Central Bank of Kenya exerts pressure on banks to cut lending rates
By MORRIS ARON
| Jan 17th 2015 | 4 min read
The Central Bank of Kenya’s decision to maintain the central bank rate and lower a key figure used by banks to determine interest rates is a calculated move to tackle inflation, the local unit and cost of credit in the short to medium term.
Economists, bankers and investment analysts who spoke to Weekend Business said the Monetary Policy Committee (MPC) —the body that advises CBK on inflation, exchange rate and cost of credit—is keen on lower interest rates and single digit inflation of below 5 per cent.
“(The decision by MPC) ... sends out two clear messages. One is that the CBK’s monetary policy is alive to the fact that inflation needs to be anchored and therefore it is premature to change the monetary policy stance as signaled by the CBR,” said a statement from Kenya Bankers Association.
“The second is that the money market conditions have been characterised by slight reduction in the Treasury bill rates on the back of the government’s external borrowing programme that has influenced the extent of resort to the domestic money market.”
On Wednesday, MPC set Kenya Bankers Reference Rate (KBRR) at 8.54 per cent from 9.13 per cent in July 2014 while maintaining the CBR rate at 8.5 for the seventh consecutive time—a move that shows no change in the monetary policy for the next couple of months.
The decision, analysts say, is a pointer that CBK will remain active in its open market operations--a monetary policy tool used by central banks to increase or decrease money supply by buying and selling government bonds in the open market—as one of the mechanisms of ensuring stability in the foreign exchange market.
According to data from the CBK, the average bank lending rate declined from 16.9 per cent in July 2014 to 15.9 in November 2014 while the spread between the KBRR rate and banks’ lending rate declined from 7.8 per cent to 6.8 since introduction of KBRR framework to inculcate transparency as to how banks price credit.
Lower oil prices
With the KBRR framework, banks are expected to price their flexible loans using KBRR as the base rate and any deviation from the KBRR be disclosed to both the respective borrowers and CBK. “As anticipated the CBK has left its key lending rate unchanged in the face of falling oil prices. With fuel costs being one of the largest consumer and business costs the decision of OPEC to keep the pumps flowing in a race to the bottom with US Shale, Kenyan inflation has been suppressed.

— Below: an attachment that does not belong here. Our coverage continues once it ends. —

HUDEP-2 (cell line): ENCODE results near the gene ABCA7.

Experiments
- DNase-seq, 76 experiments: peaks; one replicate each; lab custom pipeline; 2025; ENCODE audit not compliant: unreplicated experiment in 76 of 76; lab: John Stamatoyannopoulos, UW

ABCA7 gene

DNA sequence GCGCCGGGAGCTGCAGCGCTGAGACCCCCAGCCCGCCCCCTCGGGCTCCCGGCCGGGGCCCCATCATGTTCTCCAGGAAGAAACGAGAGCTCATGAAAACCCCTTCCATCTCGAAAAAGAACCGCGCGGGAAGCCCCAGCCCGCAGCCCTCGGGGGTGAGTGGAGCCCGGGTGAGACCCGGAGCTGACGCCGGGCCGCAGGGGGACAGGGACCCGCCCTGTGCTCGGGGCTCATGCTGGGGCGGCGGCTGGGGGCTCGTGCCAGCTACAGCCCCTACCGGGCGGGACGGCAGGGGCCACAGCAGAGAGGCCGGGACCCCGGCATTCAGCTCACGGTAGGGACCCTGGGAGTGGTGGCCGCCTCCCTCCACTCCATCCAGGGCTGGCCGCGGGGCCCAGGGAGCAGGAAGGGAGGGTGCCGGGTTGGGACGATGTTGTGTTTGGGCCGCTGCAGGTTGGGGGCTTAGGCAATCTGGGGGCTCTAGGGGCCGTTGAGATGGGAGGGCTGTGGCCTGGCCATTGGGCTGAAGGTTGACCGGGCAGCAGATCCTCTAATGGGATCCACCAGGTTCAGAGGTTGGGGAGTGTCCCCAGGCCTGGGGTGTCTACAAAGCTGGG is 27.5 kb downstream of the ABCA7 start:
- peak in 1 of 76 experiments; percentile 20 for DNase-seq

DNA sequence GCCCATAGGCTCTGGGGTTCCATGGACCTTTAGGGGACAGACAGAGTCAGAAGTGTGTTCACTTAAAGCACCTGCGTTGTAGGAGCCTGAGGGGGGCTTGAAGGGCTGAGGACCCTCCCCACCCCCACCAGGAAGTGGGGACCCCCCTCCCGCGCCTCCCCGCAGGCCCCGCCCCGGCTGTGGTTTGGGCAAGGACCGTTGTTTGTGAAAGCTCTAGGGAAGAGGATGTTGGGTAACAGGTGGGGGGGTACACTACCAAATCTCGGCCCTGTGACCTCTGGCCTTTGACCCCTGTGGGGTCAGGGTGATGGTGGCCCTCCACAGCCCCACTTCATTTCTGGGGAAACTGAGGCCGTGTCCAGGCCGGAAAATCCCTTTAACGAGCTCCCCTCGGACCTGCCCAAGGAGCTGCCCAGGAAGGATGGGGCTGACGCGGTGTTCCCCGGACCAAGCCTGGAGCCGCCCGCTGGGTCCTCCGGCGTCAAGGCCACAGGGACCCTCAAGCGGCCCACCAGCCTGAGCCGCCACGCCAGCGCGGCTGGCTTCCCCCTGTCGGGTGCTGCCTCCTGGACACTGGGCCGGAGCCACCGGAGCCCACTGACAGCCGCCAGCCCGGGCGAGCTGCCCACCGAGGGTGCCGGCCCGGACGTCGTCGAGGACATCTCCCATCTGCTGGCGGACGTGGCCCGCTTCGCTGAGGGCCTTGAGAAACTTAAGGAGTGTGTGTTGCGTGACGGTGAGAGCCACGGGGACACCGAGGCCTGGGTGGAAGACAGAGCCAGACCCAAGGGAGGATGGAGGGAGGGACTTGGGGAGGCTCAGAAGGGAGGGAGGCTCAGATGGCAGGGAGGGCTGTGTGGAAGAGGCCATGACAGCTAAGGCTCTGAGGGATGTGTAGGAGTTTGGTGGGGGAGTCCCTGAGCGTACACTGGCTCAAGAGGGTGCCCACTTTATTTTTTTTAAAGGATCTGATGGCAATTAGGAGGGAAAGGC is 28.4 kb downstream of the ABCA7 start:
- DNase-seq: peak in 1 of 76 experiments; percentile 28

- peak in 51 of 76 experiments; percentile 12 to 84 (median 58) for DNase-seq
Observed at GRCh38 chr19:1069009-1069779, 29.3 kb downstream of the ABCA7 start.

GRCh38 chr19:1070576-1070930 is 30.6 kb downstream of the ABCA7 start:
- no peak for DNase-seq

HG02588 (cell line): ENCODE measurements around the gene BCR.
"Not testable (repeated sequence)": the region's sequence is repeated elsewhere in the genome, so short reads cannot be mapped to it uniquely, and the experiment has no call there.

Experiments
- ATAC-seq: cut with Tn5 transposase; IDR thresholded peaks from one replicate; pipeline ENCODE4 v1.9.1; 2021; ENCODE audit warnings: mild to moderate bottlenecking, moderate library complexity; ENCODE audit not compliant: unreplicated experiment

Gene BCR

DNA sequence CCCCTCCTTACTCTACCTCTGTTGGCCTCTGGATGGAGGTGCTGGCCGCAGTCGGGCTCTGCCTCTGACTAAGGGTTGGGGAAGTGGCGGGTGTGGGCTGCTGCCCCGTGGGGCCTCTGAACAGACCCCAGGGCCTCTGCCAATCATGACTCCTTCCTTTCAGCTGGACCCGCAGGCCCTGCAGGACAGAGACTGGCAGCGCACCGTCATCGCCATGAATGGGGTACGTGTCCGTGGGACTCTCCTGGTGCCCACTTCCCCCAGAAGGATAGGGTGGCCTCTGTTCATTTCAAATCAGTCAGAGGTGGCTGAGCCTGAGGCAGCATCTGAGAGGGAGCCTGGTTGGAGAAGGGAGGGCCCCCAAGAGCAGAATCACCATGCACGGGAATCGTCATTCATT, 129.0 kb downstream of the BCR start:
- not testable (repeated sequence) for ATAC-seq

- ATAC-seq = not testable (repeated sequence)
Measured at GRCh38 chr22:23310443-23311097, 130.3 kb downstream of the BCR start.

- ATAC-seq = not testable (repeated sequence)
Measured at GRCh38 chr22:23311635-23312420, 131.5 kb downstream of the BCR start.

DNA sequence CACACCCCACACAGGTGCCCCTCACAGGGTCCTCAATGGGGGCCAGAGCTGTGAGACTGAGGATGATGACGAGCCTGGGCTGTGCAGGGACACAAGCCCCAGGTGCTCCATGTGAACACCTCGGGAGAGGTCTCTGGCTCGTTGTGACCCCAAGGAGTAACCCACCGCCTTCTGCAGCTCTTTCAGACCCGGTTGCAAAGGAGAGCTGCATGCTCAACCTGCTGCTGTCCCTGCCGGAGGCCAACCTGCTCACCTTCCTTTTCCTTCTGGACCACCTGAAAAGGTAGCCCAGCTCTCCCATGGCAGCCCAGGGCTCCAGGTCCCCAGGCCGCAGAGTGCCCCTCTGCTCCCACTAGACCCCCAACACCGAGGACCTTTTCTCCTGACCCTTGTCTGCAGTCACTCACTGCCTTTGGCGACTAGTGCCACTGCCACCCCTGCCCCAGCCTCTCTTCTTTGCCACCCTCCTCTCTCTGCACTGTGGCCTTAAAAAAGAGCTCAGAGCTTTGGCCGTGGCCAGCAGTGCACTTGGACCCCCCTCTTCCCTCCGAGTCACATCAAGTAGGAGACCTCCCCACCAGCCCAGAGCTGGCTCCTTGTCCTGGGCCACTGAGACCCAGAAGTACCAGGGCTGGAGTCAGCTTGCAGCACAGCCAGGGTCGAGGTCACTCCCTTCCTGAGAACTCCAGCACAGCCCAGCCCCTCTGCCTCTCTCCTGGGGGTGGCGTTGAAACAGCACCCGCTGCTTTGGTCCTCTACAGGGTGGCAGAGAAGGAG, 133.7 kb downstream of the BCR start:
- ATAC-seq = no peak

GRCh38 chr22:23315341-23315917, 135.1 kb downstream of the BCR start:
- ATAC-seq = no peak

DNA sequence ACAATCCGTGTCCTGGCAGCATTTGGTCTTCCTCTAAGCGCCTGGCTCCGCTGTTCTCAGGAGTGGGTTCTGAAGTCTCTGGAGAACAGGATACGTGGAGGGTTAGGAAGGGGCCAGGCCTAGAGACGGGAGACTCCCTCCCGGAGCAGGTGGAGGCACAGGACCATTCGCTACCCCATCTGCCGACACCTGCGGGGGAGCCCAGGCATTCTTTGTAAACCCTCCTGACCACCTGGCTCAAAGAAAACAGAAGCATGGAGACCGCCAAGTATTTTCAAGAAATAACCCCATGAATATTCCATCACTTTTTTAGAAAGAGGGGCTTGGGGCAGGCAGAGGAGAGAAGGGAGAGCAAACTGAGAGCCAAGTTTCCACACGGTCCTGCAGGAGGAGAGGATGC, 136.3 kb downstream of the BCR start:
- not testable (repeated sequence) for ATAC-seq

The Monetary Policy Committee of the CBK is still targeting a 5 percent rate of inflation,” John Foster, Head of Africa Debt Capital Markets, Debtwire CEEMEA – The Mergermarket Group (UK) said.
Going forward, manufacturers and retailers stand to lose out from the deflationary cycle and may have to cut prices to shift stock –seeing the shilling is depreciating – or falling in value – against the US dollar.
Also, importing goods paid for in USD will be more expensive for Kenyan companies if the shilling’s value continues to fall.
“Falling retail prices and rising costs – that’s a bad thing as it turns profits into losses which means some firms working on thin margins will go out of business and have to sack their staff – and then things can start to snowball.
Fundamentally MPC’s announcement is a good thing. But the CBK can’t take it’s eye off the ball,” said Foster.
Razia Khan, the Standard Chartered’s Head of Africa Research concurs, viewing the foreign exchange rate and its likely impact on future prices as the key reason for CBK to exercise caution. “Interestingly, recent Kenya Shilling weakness is still viewed much as the consequence of ‘temporary’ USD strength. Against other currency pairs, the Kenya shilling exchange rate is seen by the MPC to be more stable,” Khan said.
She said of concerns are more long-term. “Given Kenya’s rising external debt obligations, we need to see an enhanced export performance to mitigate debt service risks.
Even though Kenya will clearly be a near-term beneficiary of lower oil prices, the effect of lower oil on its import demand may well be offset by rising capital goods imports to support its infrastructure build,” she said. “In our view, risks remain, and the authorities are correct to adopt a relatively cautious approach to monetary policy.”
Even so, she said with the resetting of the KBRR to reflect lower T-bill yields, Kenyan borrowers will still benefit from a lower interest rate environment. “Increased external borrowing has capped the level of domestic borrowing that is required, helping to lessen the pressure on short-term yields.
As a result, the KBRR is reset to 8.54 per cent for the next six months, from a previous 9.13 per cent. This should continue to support Kenya’s economic acceleration,” Khan added.
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